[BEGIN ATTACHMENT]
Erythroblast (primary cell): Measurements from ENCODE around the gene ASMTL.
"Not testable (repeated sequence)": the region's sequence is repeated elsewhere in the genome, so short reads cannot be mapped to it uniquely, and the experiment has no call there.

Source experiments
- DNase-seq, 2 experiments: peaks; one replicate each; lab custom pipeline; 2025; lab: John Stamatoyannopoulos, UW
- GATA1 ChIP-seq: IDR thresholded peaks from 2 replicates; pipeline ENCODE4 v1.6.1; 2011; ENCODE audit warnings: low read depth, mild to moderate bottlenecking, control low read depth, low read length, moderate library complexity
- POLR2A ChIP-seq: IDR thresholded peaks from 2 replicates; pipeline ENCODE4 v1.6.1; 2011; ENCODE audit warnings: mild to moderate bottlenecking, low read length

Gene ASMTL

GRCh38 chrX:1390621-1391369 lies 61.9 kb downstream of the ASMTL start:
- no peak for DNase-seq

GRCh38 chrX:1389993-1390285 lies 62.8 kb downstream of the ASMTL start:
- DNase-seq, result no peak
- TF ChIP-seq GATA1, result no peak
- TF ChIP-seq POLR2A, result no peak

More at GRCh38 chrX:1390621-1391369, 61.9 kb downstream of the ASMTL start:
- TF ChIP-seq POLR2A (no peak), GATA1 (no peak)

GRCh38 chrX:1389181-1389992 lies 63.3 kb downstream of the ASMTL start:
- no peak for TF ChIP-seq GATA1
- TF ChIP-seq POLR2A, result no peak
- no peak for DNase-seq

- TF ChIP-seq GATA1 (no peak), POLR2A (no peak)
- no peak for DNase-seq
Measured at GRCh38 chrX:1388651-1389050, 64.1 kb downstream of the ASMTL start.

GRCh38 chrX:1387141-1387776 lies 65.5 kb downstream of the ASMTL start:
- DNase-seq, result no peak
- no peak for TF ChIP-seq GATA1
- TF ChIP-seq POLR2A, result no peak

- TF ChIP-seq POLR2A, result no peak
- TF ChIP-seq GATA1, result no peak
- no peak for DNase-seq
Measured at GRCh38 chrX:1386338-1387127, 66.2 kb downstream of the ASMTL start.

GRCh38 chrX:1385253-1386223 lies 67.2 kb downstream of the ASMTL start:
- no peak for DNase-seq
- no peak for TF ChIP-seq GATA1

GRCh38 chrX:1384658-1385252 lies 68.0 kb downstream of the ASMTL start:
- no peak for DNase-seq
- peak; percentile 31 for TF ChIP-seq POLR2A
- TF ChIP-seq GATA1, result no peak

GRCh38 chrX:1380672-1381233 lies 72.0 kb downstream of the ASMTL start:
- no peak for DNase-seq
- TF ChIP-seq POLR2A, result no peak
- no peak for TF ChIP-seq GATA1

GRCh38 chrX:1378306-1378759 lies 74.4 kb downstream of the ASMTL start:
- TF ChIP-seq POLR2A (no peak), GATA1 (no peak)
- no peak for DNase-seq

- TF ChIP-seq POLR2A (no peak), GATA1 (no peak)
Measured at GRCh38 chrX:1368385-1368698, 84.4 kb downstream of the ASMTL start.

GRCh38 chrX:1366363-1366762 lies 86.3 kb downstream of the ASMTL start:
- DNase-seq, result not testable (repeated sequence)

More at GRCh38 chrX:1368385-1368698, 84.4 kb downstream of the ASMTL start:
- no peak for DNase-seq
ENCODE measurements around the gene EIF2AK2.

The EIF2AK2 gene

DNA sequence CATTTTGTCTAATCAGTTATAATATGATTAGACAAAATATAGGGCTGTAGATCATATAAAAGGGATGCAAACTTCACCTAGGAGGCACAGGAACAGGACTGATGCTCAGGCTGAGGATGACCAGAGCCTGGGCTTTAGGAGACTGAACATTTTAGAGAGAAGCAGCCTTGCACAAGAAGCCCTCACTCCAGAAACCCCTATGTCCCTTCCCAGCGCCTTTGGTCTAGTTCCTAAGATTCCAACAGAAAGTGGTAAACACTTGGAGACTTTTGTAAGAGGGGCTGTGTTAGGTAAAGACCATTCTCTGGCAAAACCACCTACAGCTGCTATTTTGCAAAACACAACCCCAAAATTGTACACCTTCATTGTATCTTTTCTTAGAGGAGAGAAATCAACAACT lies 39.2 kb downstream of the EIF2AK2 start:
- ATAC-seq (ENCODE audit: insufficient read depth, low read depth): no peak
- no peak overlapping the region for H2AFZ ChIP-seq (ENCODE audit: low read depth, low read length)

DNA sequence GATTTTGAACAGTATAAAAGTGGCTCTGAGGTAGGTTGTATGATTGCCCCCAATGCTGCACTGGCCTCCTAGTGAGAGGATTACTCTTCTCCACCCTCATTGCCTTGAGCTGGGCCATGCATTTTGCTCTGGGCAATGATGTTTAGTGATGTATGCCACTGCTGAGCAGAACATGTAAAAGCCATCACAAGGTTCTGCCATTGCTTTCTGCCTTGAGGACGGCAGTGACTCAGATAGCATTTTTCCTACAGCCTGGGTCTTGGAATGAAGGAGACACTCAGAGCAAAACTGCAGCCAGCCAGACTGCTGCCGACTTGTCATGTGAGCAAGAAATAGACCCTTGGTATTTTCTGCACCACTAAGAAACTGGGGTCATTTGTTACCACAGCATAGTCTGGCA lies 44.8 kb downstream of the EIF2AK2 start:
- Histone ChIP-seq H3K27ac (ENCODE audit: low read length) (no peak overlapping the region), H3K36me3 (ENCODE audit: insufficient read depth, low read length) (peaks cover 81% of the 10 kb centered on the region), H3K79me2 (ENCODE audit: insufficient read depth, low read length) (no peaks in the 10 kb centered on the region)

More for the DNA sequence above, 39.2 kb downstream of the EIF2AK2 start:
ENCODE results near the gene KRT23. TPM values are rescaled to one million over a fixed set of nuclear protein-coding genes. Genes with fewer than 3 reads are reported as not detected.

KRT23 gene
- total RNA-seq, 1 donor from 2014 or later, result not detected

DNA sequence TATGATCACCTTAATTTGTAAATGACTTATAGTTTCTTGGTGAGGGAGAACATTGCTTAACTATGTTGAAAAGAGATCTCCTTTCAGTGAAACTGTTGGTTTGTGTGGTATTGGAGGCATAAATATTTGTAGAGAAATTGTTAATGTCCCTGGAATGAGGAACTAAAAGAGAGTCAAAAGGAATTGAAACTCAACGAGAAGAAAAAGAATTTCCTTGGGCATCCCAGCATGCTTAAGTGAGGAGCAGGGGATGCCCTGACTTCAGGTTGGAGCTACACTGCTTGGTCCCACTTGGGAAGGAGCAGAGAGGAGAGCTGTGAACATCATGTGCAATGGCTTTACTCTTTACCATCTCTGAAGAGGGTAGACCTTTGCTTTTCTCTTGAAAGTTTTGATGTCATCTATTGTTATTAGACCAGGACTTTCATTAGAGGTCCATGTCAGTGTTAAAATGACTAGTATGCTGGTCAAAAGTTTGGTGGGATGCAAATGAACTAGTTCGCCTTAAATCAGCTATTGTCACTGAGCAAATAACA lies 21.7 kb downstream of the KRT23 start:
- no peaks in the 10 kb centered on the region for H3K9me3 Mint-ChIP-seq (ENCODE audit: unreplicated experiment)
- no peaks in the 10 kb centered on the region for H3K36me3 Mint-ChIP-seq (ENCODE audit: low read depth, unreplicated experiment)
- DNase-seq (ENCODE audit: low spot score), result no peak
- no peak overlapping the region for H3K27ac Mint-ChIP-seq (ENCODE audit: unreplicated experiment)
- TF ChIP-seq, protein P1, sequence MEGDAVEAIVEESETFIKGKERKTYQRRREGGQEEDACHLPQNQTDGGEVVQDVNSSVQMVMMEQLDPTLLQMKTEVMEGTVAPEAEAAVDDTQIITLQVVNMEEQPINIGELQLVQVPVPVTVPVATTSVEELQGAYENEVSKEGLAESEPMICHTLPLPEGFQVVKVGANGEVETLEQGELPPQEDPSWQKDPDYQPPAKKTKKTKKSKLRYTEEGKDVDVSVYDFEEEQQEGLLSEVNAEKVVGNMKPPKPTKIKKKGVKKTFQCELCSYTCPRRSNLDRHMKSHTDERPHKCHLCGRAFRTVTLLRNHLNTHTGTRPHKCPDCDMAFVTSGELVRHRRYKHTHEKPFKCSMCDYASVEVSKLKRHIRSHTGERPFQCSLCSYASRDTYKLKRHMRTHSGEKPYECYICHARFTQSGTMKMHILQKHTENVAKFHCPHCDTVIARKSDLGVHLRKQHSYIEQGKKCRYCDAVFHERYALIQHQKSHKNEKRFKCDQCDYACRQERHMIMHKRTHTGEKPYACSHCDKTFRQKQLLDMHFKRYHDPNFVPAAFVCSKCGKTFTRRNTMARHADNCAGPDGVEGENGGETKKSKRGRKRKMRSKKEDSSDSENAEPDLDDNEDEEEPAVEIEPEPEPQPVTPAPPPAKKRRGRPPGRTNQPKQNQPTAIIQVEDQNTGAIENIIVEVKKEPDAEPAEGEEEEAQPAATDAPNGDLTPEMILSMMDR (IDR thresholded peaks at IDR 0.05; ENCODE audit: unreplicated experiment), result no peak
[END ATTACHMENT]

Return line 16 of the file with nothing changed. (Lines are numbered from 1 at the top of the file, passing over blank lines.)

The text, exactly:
GRCh38 chrX:1389181-1389992 lies 63.3 kb downstream of the ASMTL start: